This is a detailed railroad map covering the western two-thirds of the country, from Chicago west to California and Washington. It depicts numerous main rail lines as well as spur lines and countless small rail stops. A vignette to the left of the map shows “One of the World Famous Dining Cars of the Great Rock Island Route,” reflecting mid-to-late 19th century efforts to make train travel more comfortable; changes most commonly associated with the innovations of George Pullman, whose career began in Chicago.
Back in the 1850s, railroads faced opposition from river men, and tensions escalated as the rails approached the Mississippi River. The Chicago & Rock Island Railroad built a bridge into Iowa over the river at Rock Island, IL in 1856. Within days a steamboat, the Effie Aflon, smashed into it at full speed, with an ensuing fire that engulfed the bridge. It was pretty clearly a deliberate act.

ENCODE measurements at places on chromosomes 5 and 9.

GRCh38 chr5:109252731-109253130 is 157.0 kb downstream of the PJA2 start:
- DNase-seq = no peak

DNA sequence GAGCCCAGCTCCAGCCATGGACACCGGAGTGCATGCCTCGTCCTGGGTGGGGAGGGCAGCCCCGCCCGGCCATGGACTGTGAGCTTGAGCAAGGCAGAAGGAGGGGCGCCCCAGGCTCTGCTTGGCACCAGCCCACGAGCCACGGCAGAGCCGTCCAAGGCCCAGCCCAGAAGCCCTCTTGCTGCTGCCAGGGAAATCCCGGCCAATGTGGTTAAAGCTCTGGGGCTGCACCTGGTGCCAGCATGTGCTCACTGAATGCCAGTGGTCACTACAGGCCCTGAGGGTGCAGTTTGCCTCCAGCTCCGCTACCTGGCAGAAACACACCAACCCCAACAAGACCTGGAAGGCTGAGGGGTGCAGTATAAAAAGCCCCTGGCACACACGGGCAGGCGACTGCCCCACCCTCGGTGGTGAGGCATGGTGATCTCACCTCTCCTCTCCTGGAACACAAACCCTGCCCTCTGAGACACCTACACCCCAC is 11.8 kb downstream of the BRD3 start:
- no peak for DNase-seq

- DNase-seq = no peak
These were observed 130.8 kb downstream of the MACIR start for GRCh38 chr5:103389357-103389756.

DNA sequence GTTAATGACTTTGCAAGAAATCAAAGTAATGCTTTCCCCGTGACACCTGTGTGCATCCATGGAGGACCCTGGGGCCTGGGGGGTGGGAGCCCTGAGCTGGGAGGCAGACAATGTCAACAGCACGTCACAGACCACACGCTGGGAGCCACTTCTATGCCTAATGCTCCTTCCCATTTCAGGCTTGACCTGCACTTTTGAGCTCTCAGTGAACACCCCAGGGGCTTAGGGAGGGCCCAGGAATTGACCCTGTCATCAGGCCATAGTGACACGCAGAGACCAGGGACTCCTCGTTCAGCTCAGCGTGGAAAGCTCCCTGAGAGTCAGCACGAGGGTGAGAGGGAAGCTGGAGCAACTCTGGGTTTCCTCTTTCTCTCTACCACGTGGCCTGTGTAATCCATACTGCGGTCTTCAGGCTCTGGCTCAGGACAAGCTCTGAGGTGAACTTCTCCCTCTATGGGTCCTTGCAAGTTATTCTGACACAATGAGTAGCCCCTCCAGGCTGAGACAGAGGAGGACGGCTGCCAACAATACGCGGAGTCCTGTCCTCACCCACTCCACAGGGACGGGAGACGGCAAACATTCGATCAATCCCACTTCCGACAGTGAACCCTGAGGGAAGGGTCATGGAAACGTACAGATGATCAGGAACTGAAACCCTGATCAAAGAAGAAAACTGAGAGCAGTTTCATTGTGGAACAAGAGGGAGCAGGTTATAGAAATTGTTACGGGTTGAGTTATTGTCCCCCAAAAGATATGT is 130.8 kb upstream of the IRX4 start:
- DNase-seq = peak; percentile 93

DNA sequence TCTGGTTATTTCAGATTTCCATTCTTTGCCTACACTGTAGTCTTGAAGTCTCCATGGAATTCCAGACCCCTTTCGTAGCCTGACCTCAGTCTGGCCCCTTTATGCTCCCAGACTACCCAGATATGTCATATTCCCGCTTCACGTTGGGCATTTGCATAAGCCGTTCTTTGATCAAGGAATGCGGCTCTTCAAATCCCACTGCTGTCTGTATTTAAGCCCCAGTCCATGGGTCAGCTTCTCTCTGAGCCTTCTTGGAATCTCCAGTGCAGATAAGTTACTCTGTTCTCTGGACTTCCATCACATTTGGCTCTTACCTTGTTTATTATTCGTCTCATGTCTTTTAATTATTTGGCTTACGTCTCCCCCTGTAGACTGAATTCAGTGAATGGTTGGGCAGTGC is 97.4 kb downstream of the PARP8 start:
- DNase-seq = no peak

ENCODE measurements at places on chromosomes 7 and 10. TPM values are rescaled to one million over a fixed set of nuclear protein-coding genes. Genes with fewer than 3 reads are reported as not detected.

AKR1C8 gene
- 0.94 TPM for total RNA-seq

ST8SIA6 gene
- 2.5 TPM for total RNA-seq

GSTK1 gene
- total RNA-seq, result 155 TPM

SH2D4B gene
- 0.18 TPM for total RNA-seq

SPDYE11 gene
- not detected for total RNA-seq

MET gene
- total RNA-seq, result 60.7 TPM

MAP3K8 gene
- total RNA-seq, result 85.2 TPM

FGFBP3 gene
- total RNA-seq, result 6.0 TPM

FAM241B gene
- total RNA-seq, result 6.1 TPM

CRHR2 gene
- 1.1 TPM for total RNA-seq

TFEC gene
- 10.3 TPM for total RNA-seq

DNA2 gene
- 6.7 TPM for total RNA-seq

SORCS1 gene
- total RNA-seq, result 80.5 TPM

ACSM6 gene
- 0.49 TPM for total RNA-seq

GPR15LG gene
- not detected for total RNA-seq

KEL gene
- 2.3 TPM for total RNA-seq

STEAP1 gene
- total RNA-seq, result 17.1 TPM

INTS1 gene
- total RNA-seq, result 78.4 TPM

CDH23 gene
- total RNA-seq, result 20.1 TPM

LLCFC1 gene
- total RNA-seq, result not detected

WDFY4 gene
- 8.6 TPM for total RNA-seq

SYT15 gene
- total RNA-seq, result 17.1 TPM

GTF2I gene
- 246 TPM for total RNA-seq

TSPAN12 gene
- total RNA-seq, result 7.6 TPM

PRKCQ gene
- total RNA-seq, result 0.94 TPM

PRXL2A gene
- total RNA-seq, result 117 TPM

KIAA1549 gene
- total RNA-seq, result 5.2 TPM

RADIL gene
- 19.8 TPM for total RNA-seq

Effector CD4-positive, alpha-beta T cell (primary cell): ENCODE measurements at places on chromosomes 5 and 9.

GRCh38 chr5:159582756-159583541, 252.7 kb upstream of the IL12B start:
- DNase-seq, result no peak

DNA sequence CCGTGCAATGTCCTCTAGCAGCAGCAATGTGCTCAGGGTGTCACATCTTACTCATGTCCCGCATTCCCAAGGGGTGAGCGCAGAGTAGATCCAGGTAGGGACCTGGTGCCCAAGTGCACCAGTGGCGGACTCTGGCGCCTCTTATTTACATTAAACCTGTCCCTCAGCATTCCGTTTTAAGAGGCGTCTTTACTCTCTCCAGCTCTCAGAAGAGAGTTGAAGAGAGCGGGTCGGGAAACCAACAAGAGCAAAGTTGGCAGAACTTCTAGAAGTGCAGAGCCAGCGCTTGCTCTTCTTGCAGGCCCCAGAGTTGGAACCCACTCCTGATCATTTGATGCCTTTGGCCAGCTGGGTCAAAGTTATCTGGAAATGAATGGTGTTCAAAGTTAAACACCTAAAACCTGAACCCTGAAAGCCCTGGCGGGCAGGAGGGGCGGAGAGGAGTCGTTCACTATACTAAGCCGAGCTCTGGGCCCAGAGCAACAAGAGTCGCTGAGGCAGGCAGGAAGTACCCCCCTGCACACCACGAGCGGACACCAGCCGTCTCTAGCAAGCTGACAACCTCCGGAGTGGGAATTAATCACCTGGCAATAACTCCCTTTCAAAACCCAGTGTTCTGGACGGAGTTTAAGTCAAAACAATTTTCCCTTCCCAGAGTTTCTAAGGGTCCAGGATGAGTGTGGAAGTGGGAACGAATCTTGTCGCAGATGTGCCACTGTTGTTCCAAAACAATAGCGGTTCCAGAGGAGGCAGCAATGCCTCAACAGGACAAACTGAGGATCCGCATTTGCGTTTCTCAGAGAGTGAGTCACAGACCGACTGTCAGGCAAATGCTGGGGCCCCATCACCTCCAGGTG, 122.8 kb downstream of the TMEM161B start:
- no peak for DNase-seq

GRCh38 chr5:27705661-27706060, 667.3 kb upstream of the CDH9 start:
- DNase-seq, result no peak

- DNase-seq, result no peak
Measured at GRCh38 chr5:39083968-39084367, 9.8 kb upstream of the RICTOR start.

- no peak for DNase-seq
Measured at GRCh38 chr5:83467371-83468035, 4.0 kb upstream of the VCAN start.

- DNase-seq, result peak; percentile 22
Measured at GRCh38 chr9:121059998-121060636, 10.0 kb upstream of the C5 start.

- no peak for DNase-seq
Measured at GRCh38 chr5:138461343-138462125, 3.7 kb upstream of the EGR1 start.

Representing Rock Island in court as lawyer was none other than Abraham Lincoln. Wolmar (p. 86) states: “The importance of the Effie Aflon case went well beyond the interests of the local boat owners, as it was effectively a test of whether the right of railroads to traverse rivers prevailed over those who sailed on them,” pitting rail towns like Chicago against riverside towns like St. Louis, who had an interest in developing the waterway. Lincoln successfully (barely) argued that the need for Americans to travel to populate the vast country should be paramount.
The Chicago Rock Island & Pacific Railway was created when the Chicago and Rock Island Railroad acquired the Mississippi and Missouri Railway Company in 1866.
This map was included in volume #1, issue #1 of the May 1881 edition of “The Western Trail.” The three pages of newspaper text provide promotional information on the states traversed by the railroad.